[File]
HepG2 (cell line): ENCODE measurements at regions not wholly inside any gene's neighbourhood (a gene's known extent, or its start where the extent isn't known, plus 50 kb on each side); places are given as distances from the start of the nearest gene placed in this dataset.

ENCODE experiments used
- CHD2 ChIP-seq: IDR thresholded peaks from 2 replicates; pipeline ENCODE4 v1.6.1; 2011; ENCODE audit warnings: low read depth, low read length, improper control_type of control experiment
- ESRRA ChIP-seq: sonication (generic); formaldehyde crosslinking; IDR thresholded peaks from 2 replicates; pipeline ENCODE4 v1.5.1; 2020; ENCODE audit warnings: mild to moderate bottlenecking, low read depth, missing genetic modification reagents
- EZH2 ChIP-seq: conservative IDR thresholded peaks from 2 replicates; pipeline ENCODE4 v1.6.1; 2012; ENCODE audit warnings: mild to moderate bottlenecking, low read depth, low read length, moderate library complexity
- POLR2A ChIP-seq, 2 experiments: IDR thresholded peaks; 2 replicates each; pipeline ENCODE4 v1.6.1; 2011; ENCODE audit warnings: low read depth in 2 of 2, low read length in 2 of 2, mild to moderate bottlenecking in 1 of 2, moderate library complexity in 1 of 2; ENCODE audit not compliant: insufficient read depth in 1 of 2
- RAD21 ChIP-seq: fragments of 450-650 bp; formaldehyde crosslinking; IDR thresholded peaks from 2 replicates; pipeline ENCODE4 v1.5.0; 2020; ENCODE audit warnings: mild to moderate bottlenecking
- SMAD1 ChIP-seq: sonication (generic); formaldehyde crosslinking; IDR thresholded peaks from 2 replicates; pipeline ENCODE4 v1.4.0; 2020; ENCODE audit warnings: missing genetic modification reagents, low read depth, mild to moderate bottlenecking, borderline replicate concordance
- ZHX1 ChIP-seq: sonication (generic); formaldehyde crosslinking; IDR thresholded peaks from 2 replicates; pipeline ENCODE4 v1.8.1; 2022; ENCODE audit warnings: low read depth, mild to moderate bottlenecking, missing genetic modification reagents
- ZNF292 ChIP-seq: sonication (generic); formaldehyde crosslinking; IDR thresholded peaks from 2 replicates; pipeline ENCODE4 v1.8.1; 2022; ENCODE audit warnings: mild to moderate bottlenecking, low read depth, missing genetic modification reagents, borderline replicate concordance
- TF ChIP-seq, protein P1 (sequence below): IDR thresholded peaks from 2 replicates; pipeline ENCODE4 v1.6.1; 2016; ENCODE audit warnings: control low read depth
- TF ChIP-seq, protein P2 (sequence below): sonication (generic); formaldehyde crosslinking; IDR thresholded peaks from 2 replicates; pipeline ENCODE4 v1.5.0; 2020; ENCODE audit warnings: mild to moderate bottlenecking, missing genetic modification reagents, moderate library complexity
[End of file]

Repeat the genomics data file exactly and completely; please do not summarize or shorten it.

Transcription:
HepG2 (cell line): ENCODE measurements at regions not wholly inside any gene's neighbourhood (a gene's known extent, or its start where the extent isn't known, plus 50 kb on each side); places are given as distances from the start of the nearest gene placed in this dataset.

ENCODE experiments used
- CHD2 ChIP-seq: IDR thresholded peaks from 2 replicates; pipeline ENCODE4 v1.6.1; 2011; ENCODE audit warnings: low read depth, low read length, improper control_type of control experiment
- ESRRA ChIP-seq: sonication (generic); formaldehyde crosslinking; IDR thresholded peaks from 2 replicates; pipeline ENCODE4 v1.5.1; 2020; ENCODE audit warnings: mild to moderate bottlenecking, low read depth, missing genetic modification reagents
- EZH2 ChIP-seq: conservative IDR thresholded peaks from 2 replicates; pipeline ENCODE4 v1.6.1; 2012; ENCODE audit warnings: mild to moderate bottlenecking, low read depth, low read length, moderate library complexity
- POLR2A ChIP-seq, 2 experiments: IDR thresholded peaks; 2 replicates each; pipeline ENCODE4 v1.6.1; 2011; ENCODE audit warnings: low read depth in 2 of 2, low read length in 2 of 2, mild to moderate bottlenecking in 1 of 2, moderate library complexity in 1 of 2; ENCODE audit not compliant: insufficient read depth in 1 of 2
- RAD21 ChIP-seq: fragments of 450-650 bp; formaldehyde crosslinking; IDR thresholded peaks from 2 replicates; pipeline ENCODE4 v1.5.0; 2020; ENCODE audit warnings: mild to moderate bottlenecking
- SMAD1 ChIP-seq: sonication (generic); formaldehyde crosslinking; IDR thresholded peaks from 2 replicates; pipeline ENCODE4 v1.4.0; 2020; ENCODE audit warnings: missing genetic modification reagents, low read depth, mild to moderate bottlenecking, borderline replicate concordance
- ZHX1 ChIP-seq: sonication (generic); formaldehyde crosslinking; IDR thresholded peaks from 2 replicates; pipeline ENCODE4 v1.8.1; 2022; ENCODE audit warnings: low read depth, mild to moderate bottlenecking, missing genetic modification reagents
- ZNF292 ChIP-seq: sonication (generic); formaldehyde crosslinking; IDR thresholded peaks from 2 replicates; pipeline ENCODE4 v1.8.1; 2022; ENCODE audit warnings: mild to moderate bottlenecking, low read depth, missing genetic modification reagents, borderline replicate concordance
- TF ChIP-seq, protein P1 (sequence below): IDR thresholded peaks from 2 replicates; pipeline ENCODE4 v1.6.1; 2016; ENCODE audit warnings: control low read depth
- TF ChIP-seq, protein P2 (sequence below): sonication (generic); formaldehyde crosslinking; IDR thresholded peaks from 2 replicates; pipeline ENCODE4 v1.5.0; 2020; ENCODE audit warnings: mild to moderate bottlenecking, missing genetic modification reagents, moderate library complexity